8/17/20: Tonglen and Awakening Innate Compassion
In this week’s teaching Cynthia Jurs continues to speak about the practice of “taking and sending” or Tonglen, a practice to reverse the habitual way we relate to the world—holding onto our happiness and pushing away suffering. Tonglen teaches us to release our attachment to a sense of self and facilitates a process of transformation that awakens our innate compassion or “bodhicitta.”
8/24/20: Making Friends with Impermanence
Acknowledging the tremendous changes and unpredictability in the world today, this week’s teaching invites us to make friends with impermanence. As we reconcile with and summon compassion for the great losses we are facing, we can also practice to remember a bigger View and learn to not be caught in the past or the future, anticipation or regret. The practice of meditation is about embracing the unknown, what Ken Mcleod calls “the mystery of being”. When we see the interdependence of things and realize that everything has everything else in it, we see that without impermanence, life could not be; one’s daughter would not grow up into a beautiful young lady; oppressive political regimes would never change.
8/31/20: The Benefits of Retreat
During this week’s Monday Mindfulness Meditation series, Cynthia opens by inviting healing prayers for Jo Beall, a beloved sangha member of our global healing community. She also encourages members to contribute to the welfare of Harper M Karmon, a Liberian peacebuilder whose work under the Peace Huts is a project of our nonprofit Alliance for the Earth. Extending our practice in these ways, we are reminded of the power of sangha or “community” to uplift, hold and support one another as an expression of our collective intention to be a force for healing in the world. In the second half of this week’s talk, Cynthia discusses the benefits of retreat to come into balance in our lives, how to create a structure or a container for an intended retreat and a special schedule so that we are assured of taking time to stop, reflect and practice deeply. She encourages us to use the time of COVID quarantine constructively to give ourselves over to the deeper experiences that may be trying to inform us now.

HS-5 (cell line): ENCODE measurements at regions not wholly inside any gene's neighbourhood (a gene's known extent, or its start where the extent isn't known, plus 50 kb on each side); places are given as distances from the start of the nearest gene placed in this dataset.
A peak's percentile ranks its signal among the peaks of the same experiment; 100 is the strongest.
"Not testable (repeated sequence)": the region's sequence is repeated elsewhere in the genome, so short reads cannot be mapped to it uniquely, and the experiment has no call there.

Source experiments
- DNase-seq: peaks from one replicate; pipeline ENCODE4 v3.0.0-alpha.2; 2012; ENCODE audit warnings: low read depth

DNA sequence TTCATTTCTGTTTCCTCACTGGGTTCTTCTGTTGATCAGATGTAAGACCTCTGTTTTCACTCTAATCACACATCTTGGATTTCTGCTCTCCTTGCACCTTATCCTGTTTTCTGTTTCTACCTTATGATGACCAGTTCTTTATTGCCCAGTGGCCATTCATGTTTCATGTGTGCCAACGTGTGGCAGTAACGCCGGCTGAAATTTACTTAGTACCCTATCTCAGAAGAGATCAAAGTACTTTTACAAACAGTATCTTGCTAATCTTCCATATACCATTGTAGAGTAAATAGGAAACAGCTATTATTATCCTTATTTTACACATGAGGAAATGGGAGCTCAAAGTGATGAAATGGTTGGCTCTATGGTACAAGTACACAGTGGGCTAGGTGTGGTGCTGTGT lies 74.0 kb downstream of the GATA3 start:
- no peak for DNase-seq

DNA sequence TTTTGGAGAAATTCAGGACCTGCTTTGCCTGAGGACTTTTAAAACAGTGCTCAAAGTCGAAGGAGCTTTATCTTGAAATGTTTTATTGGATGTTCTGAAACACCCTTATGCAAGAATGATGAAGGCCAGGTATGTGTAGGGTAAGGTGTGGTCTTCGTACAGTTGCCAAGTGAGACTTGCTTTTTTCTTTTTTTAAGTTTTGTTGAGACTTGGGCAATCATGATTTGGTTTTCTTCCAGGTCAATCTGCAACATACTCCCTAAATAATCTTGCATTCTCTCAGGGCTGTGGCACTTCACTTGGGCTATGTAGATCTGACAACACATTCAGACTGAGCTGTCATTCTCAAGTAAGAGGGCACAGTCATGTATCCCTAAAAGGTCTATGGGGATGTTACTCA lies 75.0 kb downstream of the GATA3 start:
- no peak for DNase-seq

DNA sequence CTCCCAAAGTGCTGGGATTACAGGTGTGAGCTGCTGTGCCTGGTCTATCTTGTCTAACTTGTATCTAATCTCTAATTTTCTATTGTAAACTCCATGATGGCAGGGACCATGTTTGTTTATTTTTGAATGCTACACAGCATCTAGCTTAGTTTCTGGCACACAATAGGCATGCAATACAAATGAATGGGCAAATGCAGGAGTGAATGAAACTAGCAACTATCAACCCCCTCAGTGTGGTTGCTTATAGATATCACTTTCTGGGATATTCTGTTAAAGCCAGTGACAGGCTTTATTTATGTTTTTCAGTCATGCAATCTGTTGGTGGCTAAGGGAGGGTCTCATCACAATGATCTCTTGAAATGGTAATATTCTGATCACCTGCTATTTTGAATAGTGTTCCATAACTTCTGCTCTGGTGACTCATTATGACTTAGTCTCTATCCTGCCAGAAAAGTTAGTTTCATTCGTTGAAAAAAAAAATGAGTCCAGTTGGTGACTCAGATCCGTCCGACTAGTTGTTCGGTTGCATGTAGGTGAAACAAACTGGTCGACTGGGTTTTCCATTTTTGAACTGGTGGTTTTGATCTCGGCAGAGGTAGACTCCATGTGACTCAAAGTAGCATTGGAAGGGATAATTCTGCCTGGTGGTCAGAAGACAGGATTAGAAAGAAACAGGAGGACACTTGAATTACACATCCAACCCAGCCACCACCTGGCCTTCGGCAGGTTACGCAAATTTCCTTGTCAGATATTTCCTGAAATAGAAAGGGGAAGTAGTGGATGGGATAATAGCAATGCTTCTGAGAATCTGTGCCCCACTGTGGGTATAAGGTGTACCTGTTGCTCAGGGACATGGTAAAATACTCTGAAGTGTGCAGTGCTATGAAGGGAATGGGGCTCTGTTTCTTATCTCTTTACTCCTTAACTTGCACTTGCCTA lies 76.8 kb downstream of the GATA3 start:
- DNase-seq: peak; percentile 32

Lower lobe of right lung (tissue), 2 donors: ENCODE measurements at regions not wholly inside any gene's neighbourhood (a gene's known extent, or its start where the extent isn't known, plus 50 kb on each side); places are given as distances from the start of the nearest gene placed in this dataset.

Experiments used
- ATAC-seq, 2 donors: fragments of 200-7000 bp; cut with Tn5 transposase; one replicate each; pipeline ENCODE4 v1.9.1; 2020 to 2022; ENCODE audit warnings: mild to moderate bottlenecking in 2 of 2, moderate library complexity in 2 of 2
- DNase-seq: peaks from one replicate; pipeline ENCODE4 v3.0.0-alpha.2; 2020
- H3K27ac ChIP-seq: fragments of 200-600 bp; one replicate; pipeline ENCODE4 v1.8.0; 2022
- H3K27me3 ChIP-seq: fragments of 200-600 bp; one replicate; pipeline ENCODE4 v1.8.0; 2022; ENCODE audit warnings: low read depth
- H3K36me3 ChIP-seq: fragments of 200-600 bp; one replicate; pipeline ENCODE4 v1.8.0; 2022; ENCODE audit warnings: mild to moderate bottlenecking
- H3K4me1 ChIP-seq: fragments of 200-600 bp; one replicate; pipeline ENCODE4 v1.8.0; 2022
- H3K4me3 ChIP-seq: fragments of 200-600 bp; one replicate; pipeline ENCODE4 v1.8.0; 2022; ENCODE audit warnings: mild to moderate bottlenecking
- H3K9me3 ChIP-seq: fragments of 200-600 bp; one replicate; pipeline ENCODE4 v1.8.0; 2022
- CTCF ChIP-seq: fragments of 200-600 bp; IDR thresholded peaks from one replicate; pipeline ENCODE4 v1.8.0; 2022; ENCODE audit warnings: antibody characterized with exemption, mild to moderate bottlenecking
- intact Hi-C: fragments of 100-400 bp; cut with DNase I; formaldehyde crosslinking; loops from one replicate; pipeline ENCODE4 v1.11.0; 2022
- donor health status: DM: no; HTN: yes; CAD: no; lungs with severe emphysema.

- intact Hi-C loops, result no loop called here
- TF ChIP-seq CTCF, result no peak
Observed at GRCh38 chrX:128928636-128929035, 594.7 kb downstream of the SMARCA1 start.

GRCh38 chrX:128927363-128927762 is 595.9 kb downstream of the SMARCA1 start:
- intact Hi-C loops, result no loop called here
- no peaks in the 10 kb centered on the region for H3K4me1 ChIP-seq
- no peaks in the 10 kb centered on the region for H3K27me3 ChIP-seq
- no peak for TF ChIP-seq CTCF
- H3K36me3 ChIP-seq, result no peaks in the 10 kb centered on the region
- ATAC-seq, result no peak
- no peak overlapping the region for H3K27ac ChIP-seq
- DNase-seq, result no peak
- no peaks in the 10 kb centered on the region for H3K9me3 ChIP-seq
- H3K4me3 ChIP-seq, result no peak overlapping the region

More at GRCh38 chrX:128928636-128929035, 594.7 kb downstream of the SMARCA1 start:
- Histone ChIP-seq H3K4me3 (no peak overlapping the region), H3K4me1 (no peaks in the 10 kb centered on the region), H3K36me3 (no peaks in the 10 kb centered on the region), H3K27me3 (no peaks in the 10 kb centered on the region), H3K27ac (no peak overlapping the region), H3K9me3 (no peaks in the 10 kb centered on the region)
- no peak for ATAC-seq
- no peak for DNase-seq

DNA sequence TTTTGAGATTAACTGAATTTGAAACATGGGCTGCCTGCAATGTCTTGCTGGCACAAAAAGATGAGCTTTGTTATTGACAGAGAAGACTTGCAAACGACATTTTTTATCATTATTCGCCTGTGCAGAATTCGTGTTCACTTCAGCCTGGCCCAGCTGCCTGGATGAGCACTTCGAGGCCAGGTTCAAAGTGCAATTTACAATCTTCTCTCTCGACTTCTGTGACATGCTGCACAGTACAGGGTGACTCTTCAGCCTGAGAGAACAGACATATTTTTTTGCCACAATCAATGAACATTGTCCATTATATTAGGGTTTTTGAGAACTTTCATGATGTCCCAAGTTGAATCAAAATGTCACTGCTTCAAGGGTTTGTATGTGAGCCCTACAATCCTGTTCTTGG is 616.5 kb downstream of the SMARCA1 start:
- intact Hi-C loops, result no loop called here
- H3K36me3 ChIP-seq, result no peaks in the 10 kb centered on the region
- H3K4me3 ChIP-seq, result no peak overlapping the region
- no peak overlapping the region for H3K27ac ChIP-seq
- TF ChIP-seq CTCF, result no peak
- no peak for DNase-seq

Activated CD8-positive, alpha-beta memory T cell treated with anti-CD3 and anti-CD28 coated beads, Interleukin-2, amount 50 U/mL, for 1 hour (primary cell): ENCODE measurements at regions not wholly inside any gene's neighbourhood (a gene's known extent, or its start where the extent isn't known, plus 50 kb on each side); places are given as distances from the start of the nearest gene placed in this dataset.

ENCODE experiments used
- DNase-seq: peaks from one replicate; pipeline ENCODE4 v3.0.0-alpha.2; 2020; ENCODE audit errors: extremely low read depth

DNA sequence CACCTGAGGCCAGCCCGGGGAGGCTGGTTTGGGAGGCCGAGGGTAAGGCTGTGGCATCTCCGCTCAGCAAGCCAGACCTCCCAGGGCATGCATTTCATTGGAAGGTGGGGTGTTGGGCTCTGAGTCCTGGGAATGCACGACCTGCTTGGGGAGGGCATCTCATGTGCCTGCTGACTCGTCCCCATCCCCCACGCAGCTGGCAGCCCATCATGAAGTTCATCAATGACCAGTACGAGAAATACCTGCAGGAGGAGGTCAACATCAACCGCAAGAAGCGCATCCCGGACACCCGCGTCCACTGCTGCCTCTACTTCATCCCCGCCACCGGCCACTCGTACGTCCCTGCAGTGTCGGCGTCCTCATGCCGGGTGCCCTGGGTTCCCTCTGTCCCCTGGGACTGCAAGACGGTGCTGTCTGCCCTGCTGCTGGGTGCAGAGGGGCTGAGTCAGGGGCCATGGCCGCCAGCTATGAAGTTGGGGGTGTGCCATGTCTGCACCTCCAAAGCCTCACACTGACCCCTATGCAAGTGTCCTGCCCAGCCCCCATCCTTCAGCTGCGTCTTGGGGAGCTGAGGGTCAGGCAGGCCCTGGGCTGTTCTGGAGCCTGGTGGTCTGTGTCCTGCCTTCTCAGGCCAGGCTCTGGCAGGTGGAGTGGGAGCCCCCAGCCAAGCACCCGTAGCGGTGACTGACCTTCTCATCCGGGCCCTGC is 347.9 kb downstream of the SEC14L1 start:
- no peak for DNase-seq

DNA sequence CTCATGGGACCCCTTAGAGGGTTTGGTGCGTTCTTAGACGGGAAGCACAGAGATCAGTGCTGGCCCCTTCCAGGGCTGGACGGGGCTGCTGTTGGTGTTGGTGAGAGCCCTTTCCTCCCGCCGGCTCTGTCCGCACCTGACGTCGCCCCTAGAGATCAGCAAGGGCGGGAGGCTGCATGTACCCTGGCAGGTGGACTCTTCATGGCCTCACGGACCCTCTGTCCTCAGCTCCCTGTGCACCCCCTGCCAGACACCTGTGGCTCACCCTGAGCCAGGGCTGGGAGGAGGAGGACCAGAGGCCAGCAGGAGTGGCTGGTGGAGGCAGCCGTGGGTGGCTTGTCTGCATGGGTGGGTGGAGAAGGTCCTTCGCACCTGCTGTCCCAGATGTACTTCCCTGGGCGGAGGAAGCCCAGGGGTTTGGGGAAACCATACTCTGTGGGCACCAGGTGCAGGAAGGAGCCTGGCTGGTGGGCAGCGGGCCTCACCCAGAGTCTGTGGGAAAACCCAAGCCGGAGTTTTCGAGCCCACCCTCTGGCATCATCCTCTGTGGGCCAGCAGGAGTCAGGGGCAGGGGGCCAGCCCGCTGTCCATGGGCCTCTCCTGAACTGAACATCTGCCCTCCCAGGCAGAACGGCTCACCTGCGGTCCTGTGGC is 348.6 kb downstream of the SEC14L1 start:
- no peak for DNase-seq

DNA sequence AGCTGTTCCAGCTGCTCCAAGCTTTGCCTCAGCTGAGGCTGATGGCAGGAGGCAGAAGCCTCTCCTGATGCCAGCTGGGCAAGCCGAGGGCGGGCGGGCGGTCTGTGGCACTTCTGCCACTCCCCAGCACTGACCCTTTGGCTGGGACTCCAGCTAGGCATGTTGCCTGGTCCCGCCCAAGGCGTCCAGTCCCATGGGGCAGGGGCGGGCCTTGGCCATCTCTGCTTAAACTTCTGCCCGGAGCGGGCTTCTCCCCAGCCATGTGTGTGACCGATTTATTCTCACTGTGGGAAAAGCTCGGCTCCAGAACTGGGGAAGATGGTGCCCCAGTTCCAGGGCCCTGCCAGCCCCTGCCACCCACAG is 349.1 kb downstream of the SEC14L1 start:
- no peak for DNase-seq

9/07/20: Recovering Equanimity
In this week’s teaching, Cynthia speaks to the value of Equanimity, one of the Four Immeasurables that allows us to see everything equally, without discrimination. When we recover our equanimity we come back to our hearts and can relax. “Resting awareness,” without effort, is to be present with what is happening as it is happening; this is the fruit of meditation, to return to our natural state. The practice of meditation allows for an opening into the experience of non-conceptual awareness, where the four immeasurable abodes or ‘dwelling places’ can be found: loving kindness (metta), compassion (karuna), joy (mudita) and equanimity (upekkha). These are the qualities we inhabit when we stop and open into something larger than ourselves.
9/21/2020: The Heart of a Bodhisattva
This weeks’ dharma talk focusses on those who devote their lives to helping others. She speaks of the late Ruth Bader Ginsberg and shares some stories of extraordinary individuals who have been part of the Earth Treasure Vase Global Healing Project over the years. Giving thanks to teachers, friends and numerous beings who give support along the path, we recognize all who make up this beautiful web of life and those who inspire us to be of service and invite us to be a bodhisattva ourselves. We are encouraged to practice by coming to rest at the center of our being, and with each breath, opening our hearts to strengthen our capacity to feel into the present moment and take refuge in our own deepest caring and compassion. The nature of our heart-mind is vast as space. Calling into awareness this open attention in our hearts at the center of our being, vast like the sky, we can renew ourselves and remember a larger View.
10/05/20: The Courage To Face Ourselves